This sermon series includes the following messages:
The common question of which Bible translation to use is very important—it concerns the most important words ever spoken, the words of God the Creator. It’s crucial to understand at the outset that behind each version is a fundamental philosophy of Bible translation. You want to make sure the version you use reproduces in your own language what God actually said.
You can separate modern Bible translations into two basic groups—formal equivalency and dynamic equivalency. Formal equivalency attempts a word for word rendition, providing as literal a translation as possible. Dynamic equivalency is more like a paraphrase, trying to convey ideas thought by thought.
Since no one language corresponds perfectly to any other language, every translation involves some degree of interpretation. A translation based on formal equivalency has a low degree of interpretation; translators are trying to convey the meaning of each particular word. When faced with a choice between readability and accuracy, formal equivalency translators are willing to sacrifice readability for the sake of accuracy.
By its very nature, a translation based on dynamic equivalency requires a high degree of interpretation. The goal of dynamic equivalency is to make the Bible readable, conveying an idea-for-idea rendering of the original. That means someone must first decide what idea is being communicated, which is the very act of interpretation. How the translators view Scripture becomes extremely important in the final product.
Sadly, there are many in the Bible-translation industry who have a low view of the Scripture. They think the Bible is merely a product of man, replete with mistakes, contradictions, and personal biases. Many translators today have also adopted the postmodern idea of elevating the experience of the reader over the intention of the author. They make the contemporary reader sovereign over the text and demote the intended meaning of the historic human writers who were carried along by one divine author (2 Peter 1:19-21).
Therefore, it’s vital that you find a translation that represents what the Holy Spirit actually said as faithfully as possible. Who’s interested in some contemporary translation committee’s spin on what they think contemporary readers want to read? We want to read what the author intended us to read, which is what the Holy Spirit originally inspired.
The most popular dynamic-equivalency translations, which dominate the evangelical world, are the New International Version (NIV), Today’s New International Version (TNIV), The Message (MSG), The Living Bible (TLB), the Good News Bible (GNB), and the New Living Translation (NLT). Of those, the NIV is the most reliable.
The NIV was completed in 1978. Its translators did not attempt to translate strictly word for word, but aimed more for equivalent ideas. As a result, the NIV doesn’t follow the exact wording of the original Greek and Hebrew texts as closely as the King James Version and New American Standard Bible versions do. Nevertheless, it can be considered a faithful translation of the original texts, and its lucid readability makes it quite popular, especially for devotional reading.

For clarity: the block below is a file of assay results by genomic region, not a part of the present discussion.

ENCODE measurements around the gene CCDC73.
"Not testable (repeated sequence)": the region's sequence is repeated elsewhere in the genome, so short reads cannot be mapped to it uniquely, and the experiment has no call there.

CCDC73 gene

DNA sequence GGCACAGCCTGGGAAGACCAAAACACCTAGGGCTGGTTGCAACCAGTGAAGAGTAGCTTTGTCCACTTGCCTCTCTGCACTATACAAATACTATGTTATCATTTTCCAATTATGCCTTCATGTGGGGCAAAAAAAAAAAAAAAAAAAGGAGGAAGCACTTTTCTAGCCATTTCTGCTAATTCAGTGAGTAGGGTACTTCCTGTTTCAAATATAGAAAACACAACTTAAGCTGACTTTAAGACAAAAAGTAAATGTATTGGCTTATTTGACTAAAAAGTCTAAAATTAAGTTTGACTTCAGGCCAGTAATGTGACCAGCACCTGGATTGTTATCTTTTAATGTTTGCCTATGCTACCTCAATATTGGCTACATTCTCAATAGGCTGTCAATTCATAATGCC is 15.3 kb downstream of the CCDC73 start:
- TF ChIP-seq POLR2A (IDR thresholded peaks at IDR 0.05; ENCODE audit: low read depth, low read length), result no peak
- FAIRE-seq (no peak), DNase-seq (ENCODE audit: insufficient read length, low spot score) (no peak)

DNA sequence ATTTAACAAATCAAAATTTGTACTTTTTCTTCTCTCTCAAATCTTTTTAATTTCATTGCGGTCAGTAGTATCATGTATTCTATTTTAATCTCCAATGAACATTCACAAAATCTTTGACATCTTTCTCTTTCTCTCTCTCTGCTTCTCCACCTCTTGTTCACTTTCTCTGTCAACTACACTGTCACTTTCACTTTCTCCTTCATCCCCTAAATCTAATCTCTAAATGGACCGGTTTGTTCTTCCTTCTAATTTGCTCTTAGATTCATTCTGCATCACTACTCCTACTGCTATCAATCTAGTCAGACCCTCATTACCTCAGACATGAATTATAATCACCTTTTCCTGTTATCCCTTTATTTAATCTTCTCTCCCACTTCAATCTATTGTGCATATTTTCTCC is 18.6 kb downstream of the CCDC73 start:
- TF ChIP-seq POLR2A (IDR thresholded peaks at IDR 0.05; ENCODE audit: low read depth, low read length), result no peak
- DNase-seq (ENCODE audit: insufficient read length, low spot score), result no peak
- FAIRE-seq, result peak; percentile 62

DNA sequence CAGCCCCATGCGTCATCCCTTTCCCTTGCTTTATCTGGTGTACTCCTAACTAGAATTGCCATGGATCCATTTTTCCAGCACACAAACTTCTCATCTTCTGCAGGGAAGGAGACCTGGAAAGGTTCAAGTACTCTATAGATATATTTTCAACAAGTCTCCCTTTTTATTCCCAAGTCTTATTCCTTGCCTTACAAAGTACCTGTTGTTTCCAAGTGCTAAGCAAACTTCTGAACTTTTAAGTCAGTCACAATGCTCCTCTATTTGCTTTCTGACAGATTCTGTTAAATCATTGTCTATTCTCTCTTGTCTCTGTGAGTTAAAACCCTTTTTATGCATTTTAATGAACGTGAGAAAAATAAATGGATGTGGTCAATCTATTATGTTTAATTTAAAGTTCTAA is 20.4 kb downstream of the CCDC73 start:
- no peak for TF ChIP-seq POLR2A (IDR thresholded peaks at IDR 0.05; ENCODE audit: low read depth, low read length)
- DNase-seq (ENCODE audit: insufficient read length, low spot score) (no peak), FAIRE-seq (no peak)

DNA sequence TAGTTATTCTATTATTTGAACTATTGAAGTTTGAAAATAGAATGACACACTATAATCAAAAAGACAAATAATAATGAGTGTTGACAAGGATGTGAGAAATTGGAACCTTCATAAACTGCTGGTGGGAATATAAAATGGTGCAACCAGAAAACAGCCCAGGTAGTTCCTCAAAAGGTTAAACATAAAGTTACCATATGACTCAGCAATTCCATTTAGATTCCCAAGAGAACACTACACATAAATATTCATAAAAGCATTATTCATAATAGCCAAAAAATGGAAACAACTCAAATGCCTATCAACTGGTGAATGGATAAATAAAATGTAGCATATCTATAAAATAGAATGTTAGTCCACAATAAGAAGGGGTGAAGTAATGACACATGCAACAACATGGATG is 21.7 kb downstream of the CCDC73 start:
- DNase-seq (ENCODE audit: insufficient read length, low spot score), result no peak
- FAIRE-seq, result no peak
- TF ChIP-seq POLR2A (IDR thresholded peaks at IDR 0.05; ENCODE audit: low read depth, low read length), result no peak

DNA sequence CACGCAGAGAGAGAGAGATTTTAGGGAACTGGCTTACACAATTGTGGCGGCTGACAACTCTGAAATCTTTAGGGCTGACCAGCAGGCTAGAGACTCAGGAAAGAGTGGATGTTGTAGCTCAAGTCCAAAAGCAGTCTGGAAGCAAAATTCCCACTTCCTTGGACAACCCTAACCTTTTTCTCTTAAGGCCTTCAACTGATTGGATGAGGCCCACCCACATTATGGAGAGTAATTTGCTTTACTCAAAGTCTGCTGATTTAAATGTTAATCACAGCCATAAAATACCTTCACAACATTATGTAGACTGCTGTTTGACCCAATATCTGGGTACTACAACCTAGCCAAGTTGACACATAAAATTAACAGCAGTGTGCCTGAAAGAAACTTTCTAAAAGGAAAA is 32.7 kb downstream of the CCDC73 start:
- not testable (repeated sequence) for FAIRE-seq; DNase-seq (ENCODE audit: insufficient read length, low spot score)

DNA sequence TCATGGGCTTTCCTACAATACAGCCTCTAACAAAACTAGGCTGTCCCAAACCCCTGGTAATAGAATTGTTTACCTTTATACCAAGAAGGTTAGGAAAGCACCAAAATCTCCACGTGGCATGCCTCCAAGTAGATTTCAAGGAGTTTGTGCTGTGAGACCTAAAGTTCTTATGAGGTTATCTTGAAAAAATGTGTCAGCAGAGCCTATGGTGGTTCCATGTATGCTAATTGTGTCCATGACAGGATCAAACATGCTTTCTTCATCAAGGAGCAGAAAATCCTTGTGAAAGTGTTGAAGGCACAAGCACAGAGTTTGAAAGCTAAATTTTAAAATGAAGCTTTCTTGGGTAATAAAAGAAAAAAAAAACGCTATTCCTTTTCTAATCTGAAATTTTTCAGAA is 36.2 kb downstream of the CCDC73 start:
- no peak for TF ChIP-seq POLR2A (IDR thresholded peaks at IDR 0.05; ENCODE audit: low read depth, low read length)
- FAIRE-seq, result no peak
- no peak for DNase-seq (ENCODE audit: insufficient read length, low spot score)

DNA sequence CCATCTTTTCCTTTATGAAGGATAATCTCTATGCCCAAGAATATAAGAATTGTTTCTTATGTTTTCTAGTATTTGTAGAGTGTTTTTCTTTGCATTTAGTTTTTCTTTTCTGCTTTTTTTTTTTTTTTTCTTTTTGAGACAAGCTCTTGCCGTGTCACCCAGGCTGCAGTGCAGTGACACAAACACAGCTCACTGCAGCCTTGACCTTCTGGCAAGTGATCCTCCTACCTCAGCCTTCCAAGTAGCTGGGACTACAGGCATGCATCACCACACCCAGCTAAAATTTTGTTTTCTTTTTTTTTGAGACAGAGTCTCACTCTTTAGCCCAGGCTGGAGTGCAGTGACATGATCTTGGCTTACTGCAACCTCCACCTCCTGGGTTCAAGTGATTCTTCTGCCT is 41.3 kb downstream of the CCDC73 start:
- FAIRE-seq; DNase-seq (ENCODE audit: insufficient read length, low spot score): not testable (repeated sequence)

The four most popular formal equivalency translations in English are the King James Version (KJV), the New King James Version (NKJV), the New American Standard Bible (NASB), and the English Standard Version (ESV).
The KJV is the oldest of the four and continues to be the favorite of many. It is known as the Authorized Version of 1611 because King James I approved the project to create an authoritative English Bible. Although it contains many obsolete words (some of which have changed in meaning), many people appreciate its dignity and majesty. The NKJV is a similar translation, taken from the same group of ancient manuscripts, that simply updates the archaic language of the KJV.
The NASB, completed in 1971 and updated in 1995, is a revision of the American Standard Version of 1901. It is a literal translation from the Hebrew and Greek languages that incorporates the scholarship of several centuries of textual criticism conducted since the original KJV. It quickly became a favorite translation for serious Bible study.
The ESV is the most recent translation, which stands firmly in the formal equivalency tradition. It is a very solid translation in updated language that aims to reproduce the beauty of the KJV. The result is one of the most poetic and beautifully structured versions that maintains a high degree of accuracy and faithfulness to the original languages.
Which version is the best to use? Ultimately, that choice is up to you. Each of the formal-equivalency versions has strengths and weaknesses, but they are all reliable translations of the Bible. If you want to read a dynamic-equivalency translation, the NIV is the most reliable.
Ideally, as a serious student of Scripture, you should become familiar enough with concordances, word-study aids, and conservative commentaries so that even without a thorough knowledge of the original languages, you can explore the nuances of meaning that arise out of the original texts.
For more study on Bible translations, the following resources provide reliable overviews and analyses:
The Canon of Scripture, F. F. Bruce
How to Choose a Bible Translation, Robert L. Thomas
The King James Only Controversy, James White
The King James Version Debate: A Plea for Realism, D. A. Carson
Words of Delight: A Literary Introduction to the Bible, Leland Ryken